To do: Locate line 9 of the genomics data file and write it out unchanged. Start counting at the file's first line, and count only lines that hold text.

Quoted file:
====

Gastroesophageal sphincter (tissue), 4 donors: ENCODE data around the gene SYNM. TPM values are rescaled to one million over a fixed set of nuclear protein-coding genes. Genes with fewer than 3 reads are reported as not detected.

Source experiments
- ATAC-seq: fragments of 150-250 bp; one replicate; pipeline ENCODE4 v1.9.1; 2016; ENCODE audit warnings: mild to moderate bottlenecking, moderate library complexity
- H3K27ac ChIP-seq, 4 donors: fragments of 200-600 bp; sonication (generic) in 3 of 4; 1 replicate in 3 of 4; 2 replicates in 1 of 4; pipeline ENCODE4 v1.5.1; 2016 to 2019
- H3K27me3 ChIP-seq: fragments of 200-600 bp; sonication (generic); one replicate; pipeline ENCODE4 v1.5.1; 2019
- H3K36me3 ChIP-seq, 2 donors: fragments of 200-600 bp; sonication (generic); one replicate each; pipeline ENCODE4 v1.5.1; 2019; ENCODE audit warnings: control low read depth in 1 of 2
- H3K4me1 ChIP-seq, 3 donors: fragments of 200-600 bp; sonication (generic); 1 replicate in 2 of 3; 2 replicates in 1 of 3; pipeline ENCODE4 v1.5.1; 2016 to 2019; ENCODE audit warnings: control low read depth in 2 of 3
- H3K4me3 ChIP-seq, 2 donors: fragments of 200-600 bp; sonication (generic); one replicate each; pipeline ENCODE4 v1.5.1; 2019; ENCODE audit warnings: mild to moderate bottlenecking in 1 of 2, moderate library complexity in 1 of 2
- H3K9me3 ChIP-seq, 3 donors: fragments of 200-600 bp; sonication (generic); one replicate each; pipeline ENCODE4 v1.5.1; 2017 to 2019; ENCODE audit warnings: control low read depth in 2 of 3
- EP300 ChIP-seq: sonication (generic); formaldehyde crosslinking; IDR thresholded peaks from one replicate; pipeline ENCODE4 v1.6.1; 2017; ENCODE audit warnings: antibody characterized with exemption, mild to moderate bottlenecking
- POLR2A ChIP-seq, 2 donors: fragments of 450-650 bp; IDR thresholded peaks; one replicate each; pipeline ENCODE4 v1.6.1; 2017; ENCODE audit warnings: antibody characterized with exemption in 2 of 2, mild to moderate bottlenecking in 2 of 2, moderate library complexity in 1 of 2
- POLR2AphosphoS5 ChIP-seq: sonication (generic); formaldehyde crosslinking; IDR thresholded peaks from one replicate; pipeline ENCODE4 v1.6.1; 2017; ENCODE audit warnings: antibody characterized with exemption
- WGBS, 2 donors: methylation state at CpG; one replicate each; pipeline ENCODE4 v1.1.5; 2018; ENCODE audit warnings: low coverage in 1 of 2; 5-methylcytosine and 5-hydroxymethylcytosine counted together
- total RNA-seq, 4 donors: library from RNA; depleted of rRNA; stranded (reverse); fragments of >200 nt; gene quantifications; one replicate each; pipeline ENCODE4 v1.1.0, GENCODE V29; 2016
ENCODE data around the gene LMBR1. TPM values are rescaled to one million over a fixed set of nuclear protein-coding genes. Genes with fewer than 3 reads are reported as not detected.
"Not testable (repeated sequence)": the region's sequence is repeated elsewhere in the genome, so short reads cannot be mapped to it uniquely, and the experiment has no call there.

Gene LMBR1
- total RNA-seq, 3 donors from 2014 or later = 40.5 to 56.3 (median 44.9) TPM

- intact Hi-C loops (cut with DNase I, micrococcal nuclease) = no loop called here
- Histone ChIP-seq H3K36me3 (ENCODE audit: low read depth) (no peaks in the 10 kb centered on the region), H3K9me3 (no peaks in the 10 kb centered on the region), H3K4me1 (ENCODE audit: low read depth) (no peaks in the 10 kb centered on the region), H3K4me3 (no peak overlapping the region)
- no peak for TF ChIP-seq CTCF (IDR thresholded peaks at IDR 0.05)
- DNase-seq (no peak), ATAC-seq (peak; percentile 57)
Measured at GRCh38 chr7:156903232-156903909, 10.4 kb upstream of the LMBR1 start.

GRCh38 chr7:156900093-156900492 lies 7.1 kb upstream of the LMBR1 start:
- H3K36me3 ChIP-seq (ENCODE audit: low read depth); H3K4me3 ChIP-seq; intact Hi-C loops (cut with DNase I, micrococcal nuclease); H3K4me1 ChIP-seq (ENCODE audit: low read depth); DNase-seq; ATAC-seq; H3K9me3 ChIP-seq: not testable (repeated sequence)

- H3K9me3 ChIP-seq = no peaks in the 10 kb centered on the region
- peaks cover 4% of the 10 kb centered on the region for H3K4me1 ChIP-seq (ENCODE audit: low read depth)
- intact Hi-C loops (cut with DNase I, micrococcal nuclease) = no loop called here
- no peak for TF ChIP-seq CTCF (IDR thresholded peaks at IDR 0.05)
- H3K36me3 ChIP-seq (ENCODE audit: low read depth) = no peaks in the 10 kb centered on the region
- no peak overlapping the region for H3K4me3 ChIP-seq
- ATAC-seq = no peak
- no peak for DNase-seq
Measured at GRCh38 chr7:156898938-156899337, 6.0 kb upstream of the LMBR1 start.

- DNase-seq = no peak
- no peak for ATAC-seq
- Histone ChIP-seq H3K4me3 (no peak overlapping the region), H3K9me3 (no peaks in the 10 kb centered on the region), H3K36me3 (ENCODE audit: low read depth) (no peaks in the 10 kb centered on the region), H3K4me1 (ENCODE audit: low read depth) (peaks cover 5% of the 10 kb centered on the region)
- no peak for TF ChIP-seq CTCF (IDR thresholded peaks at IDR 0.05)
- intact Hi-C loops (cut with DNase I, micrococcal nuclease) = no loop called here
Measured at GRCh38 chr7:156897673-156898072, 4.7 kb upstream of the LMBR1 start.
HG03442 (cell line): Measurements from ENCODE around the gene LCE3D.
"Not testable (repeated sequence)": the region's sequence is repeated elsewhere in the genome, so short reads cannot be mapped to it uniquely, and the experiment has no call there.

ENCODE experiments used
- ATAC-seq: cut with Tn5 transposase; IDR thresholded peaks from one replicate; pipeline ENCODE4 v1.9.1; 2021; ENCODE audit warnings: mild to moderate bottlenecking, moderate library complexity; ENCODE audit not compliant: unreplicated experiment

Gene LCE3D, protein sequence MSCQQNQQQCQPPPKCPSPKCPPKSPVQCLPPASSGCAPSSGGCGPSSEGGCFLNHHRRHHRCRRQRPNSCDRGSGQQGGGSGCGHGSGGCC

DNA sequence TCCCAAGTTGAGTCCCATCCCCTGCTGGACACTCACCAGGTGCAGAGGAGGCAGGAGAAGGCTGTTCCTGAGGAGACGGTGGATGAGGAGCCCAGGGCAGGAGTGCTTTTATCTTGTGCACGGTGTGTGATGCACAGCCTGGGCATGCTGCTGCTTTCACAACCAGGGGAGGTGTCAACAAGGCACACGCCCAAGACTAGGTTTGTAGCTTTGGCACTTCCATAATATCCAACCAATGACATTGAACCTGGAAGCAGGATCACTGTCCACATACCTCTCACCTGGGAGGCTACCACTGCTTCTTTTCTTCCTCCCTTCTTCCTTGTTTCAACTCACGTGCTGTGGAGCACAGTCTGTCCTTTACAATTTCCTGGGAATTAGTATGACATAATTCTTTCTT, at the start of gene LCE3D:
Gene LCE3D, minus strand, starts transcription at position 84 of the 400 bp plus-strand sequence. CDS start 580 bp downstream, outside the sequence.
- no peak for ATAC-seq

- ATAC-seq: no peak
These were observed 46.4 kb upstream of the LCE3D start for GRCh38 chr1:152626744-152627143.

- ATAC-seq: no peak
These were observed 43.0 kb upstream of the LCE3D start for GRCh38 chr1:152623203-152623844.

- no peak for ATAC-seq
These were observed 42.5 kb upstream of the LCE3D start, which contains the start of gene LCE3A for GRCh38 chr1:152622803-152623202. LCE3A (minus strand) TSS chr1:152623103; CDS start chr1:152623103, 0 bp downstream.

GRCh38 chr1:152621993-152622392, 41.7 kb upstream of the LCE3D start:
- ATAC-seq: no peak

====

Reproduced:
- H3K9me3 ChIP-seq, 3 donors: fragments of 200-600 bp; sonication (generic); one replicate each; pipeline ENCODE4 v1.5.1; 2017 to 2019; ENCODE audit warnings: control low read depth in 2 of 3